I'm not a quilter and I've never done a log cabin patchwork block before.  I needed to research on how to do that first and then I had to make up my own measurements for the strips.  It was quite easy and I ended up sewing two pincushions yesterday!

The fabrics aren't very much coordinated on my first pincushion but I think it turned out lovely just the same.  Just for information,  I started out with a 1.5" square in the center and ended up with a 5.5" square block.

The second one I made turned out more adorable.  As much as I would like to keep it, I can't, because it's for my niece who is turning 13 very soon.  She has recently taken a keen interest in sewing and is in fact asking her parents for a sewing machine this coming Christmas.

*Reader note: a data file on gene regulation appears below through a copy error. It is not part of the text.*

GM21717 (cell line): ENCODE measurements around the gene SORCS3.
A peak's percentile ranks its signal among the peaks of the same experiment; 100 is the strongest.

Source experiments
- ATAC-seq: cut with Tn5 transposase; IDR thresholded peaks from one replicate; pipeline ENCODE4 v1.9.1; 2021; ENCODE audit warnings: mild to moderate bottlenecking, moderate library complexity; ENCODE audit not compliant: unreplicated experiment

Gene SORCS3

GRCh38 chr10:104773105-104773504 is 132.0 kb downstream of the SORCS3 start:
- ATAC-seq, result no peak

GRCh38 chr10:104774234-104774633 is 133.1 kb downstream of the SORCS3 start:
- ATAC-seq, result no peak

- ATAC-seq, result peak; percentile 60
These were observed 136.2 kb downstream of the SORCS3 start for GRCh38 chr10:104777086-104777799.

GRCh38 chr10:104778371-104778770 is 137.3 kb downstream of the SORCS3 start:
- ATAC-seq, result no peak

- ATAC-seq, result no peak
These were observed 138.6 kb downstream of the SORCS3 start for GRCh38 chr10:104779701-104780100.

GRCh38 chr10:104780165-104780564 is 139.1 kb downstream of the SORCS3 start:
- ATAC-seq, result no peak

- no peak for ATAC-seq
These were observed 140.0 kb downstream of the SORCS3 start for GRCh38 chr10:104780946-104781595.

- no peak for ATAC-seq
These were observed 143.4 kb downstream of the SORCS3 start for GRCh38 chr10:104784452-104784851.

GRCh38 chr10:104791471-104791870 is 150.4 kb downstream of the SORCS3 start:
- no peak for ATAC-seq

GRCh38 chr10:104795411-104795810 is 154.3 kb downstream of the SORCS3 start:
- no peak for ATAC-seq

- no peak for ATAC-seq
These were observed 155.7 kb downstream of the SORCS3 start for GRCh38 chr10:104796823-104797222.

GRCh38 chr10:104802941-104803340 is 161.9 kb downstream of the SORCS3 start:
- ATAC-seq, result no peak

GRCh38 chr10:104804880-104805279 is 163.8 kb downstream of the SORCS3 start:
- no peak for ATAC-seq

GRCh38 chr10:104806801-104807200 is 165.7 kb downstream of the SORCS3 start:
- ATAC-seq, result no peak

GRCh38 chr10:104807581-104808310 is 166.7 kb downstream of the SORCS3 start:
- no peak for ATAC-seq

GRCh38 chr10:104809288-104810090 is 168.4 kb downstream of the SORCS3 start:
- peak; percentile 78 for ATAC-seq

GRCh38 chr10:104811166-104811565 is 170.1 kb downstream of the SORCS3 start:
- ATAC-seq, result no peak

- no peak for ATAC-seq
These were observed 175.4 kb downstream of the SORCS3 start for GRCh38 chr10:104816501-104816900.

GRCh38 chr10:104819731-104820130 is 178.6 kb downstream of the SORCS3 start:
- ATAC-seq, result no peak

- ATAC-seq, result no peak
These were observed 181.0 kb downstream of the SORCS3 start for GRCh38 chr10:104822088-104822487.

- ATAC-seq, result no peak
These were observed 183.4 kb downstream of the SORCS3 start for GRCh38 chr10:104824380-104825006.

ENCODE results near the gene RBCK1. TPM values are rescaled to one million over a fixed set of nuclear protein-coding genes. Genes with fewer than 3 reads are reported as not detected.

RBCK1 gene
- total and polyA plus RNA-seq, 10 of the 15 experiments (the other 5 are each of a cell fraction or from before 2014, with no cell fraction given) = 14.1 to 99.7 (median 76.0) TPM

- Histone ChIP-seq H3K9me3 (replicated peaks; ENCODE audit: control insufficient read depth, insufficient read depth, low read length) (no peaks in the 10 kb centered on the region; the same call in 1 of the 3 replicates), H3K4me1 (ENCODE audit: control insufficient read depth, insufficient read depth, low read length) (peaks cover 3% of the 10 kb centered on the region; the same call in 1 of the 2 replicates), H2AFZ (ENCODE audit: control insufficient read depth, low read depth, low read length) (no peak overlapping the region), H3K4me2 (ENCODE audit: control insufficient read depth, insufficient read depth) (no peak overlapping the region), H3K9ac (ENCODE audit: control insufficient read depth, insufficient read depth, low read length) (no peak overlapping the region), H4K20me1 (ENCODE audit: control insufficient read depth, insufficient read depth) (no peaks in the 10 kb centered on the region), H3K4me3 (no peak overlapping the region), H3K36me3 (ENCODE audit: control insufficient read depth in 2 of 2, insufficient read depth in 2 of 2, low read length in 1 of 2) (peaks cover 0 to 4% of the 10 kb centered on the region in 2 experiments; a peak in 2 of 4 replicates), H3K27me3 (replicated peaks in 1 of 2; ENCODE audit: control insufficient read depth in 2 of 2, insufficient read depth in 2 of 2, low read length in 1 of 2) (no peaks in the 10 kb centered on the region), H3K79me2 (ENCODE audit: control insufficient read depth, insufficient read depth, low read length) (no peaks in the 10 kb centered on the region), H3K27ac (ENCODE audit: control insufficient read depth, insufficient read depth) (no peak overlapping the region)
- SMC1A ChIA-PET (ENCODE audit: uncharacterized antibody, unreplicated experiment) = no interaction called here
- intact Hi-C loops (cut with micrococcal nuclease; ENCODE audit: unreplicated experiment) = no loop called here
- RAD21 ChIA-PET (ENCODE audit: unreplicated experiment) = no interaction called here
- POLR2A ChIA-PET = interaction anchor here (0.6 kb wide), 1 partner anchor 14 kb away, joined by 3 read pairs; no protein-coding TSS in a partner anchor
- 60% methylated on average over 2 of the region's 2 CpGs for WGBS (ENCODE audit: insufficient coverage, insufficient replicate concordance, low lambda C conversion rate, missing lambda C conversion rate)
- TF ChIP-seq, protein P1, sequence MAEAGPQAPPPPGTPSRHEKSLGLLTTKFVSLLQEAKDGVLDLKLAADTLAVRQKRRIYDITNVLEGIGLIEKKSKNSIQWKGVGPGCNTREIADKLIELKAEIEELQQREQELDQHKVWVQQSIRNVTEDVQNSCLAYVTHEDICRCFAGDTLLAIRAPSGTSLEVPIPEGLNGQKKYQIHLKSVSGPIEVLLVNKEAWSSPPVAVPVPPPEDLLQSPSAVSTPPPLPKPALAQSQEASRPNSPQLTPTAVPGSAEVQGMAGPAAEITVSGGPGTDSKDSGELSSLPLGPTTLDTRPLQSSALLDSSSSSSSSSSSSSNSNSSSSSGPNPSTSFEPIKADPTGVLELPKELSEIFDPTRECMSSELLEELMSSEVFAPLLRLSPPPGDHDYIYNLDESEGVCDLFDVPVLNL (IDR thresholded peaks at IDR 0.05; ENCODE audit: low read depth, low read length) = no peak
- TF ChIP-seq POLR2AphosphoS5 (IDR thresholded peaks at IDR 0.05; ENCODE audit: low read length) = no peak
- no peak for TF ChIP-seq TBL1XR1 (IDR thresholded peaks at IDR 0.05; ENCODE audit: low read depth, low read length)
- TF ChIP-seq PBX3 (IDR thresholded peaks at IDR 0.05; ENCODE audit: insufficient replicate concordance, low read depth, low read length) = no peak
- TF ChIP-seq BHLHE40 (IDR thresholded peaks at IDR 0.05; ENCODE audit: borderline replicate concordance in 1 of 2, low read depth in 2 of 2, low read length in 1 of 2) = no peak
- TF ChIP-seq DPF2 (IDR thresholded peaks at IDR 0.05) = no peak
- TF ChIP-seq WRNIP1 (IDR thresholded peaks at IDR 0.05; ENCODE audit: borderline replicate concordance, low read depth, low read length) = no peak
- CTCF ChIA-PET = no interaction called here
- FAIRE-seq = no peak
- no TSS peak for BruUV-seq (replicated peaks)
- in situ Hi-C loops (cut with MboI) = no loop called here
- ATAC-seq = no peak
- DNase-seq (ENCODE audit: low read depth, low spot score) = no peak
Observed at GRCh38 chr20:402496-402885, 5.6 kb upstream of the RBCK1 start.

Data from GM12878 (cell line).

The ribbon on the side says "SEWING Original Handmade".  It's from Japan (where else?) and I found it on Etsy.

I'm planning to give my niece more bits and pieces for her sewing...maybe some pins and thread, and this thing which I had bought a while back...

Can you guess what this little guy is?

It's a retractable tape measure!  How cute is that???? 

It's one of those things I bought on a whim and not because I needed it. I actually have three more retractable tape measures.

~ ~ ~ ~ ~ * * * * * ~ ~ ~ ~ ~

Lastly, here's a pirate-themed cake I recently made for a gorgeous little boy's 4th birthday party.  It's a four-layered chocolate cake and as per the mom's request, it's eggless.  My decorations were kinda messy but thankfully, it was still a hit! 

One of these days, I will share with you the recipe for this eggless cake. My husband and kids actually like it better than the one with eggs.

I've always had difficulty with piping out letters but I think I did a pretty decent job with this one...

Ok, that's about it for now.  I'm off to put my washing up on the clothesline.  It's a nice, sunny day today here in Melbourne!